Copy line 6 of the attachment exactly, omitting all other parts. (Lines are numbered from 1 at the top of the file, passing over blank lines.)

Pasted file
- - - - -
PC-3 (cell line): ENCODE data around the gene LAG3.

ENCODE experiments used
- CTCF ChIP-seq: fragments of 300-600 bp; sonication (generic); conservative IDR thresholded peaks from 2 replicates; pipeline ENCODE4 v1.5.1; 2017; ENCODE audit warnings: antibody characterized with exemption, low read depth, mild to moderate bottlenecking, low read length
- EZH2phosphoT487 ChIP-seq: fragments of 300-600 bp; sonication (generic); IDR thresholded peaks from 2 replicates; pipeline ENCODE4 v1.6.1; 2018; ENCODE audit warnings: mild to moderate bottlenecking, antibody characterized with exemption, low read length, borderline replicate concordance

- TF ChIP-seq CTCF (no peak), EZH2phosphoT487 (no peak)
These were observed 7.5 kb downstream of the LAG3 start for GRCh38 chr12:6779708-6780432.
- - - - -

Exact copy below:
These were observed 7.5 kb downstream of the LAG3 start for GRCh38 chr12:6779708-6780432.